Friday, June 29, 2012

Farm Camp at Everdale Farm

 Here's a new twist on summer camp! Kids spend the week at a working farm, doing all the awesome crafty camp stuff, but with an opportunity to be engaged with daily farm chores, vegetable garden work, livestock care and  harvesting tasks. 
If your family values the outdoors, good food and a healthy lifestyle and are looking for something special this summer Everdale Farm Camp might be worth looking into.  The camp’s goal is to connect your child to the story of their food, from seed to plate.

Everdale is the farm I did my internship at 5 years ago - they have a tonne of experience doing fantastic, fun educational work with kids.


Sunday, June 10, 2012


2 days ago 1 of the hives swarmed. Trina - our beekeeper - was expecting it. The bees had capped new queen cells and she didn't feel comfortable squishing any more of them. Armed with a bee box, we'd been left with the instructions to call her if they swarmed, and put out the baited box.

2 days ago, it happened. My intern Erik heard a remarkably loud buzzing sound & saw a lot of activity at the hive. They gathered on a branch like this:
But as time passed, the swarm got really heavy and one of the branches they'd gathered on collapsed. Then the bee ball looked like this:
Maybe this was a disconcerting progression of events for them...maybe they just re-thought their exit strategy, but either way the oddest thing happened. 1 ball disappeared, and the other one shrunk slowly as all the bees flew back to the very hive from whence they came. This was an unexpected turn of events. By the time Trina arrived to take a look at the hive, it was like the swarm never happened. Except...she couldn't find the queen. Mysterious. It would seem incredible if an entire swarm had managed to slip away without us noticing. And besides, we'd seen many of them fly back!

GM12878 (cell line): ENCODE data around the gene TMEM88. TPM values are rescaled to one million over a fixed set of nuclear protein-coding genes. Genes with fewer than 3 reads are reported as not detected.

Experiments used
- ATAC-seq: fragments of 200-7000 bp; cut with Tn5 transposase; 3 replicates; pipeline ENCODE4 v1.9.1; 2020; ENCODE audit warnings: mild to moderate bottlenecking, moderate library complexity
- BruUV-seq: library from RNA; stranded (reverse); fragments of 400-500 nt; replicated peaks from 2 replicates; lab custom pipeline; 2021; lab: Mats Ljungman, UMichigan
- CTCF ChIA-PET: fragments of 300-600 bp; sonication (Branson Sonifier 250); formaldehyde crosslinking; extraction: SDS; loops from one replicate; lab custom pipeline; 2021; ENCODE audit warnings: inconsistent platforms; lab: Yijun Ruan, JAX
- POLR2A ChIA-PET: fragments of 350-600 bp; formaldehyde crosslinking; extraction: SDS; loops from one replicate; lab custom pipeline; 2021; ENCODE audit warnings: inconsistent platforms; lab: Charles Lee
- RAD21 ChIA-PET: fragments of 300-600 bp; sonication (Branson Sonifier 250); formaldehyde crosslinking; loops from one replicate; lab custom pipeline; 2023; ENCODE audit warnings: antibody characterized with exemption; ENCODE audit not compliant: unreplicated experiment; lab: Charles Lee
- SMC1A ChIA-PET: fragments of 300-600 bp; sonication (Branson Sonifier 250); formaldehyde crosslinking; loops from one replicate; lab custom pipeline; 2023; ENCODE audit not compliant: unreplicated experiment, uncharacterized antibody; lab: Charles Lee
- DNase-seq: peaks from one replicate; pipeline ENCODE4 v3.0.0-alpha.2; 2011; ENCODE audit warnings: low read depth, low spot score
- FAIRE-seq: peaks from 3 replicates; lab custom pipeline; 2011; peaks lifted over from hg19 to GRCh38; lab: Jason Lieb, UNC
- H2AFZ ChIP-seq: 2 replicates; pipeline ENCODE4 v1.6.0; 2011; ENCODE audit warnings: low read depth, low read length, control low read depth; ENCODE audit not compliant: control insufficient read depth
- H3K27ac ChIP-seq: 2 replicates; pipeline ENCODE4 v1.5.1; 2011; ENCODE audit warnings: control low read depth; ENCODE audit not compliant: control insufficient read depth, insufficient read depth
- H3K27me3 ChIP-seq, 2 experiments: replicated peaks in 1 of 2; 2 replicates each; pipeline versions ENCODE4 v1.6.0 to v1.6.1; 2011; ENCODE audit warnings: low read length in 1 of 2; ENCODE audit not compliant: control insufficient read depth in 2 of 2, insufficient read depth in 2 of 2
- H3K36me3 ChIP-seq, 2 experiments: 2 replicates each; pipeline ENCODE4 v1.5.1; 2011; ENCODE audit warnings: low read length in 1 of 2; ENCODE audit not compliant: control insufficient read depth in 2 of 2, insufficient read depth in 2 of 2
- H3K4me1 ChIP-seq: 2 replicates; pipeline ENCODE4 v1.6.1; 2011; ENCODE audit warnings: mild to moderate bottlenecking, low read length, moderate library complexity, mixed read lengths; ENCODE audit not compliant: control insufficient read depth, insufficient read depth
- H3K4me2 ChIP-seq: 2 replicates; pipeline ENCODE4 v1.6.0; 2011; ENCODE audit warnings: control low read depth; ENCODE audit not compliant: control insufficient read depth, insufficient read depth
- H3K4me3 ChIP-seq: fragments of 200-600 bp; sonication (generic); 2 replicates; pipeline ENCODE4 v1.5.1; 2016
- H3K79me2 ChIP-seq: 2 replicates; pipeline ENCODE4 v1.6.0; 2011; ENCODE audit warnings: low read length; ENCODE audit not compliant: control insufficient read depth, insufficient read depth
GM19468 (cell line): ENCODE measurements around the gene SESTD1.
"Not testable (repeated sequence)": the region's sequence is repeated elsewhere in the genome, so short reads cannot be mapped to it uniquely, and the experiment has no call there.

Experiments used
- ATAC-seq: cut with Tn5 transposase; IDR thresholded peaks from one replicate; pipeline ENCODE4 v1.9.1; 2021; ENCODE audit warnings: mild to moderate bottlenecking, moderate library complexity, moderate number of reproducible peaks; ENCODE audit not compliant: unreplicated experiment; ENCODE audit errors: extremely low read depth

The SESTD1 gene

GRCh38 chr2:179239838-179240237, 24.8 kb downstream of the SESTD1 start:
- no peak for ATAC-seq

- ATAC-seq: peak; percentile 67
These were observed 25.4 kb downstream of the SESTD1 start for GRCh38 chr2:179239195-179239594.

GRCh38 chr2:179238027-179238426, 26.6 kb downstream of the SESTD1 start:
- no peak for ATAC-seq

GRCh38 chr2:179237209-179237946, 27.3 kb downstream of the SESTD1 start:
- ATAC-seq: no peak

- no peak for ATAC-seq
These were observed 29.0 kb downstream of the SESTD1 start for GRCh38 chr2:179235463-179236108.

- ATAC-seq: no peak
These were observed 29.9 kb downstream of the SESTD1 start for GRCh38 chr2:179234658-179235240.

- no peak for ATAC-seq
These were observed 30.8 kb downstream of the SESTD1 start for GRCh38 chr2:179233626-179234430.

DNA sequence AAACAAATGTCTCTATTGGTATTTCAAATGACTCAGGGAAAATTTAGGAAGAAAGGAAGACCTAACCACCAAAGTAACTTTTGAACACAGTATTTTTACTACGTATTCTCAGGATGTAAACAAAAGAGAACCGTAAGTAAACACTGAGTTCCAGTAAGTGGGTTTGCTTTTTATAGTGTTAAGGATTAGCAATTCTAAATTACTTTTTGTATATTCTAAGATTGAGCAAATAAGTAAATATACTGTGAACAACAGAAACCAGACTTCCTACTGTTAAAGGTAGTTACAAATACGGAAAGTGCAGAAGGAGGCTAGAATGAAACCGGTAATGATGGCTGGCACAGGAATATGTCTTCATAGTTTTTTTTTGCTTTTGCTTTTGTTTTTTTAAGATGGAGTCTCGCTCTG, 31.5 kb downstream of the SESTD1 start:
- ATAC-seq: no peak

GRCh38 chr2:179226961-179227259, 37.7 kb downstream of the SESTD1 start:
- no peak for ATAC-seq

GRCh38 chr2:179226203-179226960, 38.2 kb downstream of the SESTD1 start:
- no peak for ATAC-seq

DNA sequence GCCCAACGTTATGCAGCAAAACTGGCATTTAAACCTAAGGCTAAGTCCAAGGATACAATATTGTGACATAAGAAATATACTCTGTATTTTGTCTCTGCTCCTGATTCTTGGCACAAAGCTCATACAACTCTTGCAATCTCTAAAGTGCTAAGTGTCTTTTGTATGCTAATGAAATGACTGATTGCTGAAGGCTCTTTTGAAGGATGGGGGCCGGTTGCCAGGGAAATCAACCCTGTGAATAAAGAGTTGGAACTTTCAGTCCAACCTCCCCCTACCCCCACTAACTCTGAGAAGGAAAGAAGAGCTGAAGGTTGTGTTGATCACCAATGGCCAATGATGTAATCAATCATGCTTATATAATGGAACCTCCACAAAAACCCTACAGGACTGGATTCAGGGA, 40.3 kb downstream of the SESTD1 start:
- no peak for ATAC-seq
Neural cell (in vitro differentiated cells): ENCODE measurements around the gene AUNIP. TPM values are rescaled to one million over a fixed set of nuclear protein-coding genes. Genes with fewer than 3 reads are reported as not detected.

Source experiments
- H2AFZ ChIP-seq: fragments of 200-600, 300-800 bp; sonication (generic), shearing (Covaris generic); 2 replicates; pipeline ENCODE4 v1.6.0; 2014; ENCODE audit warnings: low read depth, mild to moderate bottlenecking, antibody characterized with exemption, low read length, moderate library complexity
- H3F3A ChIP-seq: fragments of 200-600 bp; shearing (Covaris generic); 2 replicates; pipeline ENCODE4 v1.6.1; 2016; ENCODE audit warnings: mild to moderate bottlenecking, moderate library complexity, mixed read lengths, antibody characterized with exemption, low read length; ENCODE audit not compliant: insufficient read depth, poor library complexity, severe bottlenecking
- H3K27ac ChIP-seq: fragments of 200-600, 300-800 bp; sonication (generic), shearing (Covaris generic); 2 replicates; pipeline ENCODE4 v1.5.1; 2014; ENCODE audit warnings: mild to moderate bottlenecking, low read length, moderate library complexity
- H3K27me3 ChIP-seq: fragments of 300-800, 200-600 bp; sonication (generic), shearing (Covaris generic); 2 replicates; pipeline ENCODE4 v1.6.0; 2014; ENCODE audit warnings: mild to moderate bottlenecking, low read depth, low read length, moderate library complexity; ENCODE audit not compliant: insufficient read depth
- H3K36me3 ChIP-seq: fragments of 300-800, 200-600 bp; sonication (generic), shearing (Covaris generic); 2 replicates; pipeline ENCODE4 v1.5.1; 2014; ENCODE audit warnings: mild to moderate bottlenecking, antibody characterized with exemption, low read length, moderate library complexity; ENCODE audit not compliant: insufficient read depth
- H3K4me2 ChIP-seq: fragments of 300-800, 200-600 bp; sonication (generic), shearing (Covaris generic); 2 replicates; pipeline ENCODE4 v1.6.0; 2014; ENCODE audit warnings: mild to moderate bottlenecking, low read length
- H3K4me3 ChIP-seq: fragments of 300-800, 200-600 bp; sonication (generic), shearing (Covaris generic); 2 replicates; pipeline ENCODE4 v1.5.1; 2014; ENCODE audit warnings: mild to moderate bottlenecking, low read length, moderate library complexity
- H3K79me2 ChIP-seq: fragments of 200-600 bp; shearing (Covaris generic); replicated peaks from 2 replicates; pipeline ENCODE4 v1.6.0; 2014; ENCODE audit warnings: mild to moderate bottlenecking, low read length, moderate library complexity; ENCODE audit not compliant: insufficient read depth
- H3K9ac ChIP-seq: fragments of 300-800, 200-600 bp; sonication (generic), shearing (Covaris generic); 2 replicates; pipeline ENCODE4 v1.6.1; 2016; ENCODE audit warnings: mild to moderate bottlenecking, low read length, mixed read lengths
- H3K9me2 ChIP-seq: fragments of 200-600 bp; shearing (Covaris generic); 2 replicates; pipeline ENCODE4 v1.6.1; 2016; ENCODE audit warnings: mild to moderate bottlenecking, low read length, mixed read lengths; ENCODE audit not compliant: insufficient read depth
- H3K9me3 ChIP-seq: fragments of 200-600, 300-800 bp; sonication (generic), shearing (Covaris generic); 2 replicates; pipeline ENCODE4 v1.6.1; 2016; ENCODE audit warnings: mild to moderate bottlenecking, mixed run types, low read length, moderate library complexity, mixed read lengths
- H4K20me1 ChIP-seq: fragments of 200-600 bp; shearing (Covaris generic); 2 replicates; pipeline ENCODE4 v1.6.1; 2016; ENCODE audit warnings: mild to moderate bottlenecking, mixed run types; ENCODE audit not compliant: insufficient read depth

Today, it happened again. Erik saw the activity just as he was heading into town on an errand. I ran for the bee box, only to discover it was in the van that had just driven away! Fortunately, the van returned in time & I was able to set up a bait box in a tree a ways away:
This time the bees made a picture-perfect strawberry-shaped swarm tucked under the shelter of a spruce bough.
And best of all, Trina & her husband Chris made it to the farm before they flew off and were able to successfully capture them!! They sawed off the branch & shook the bees into a waiting box.
(You can't see them, but the bees are under that branch!)

Here she is placing the lid on their (temporary) new home.  Now we have 4 hives at the farm - hooray!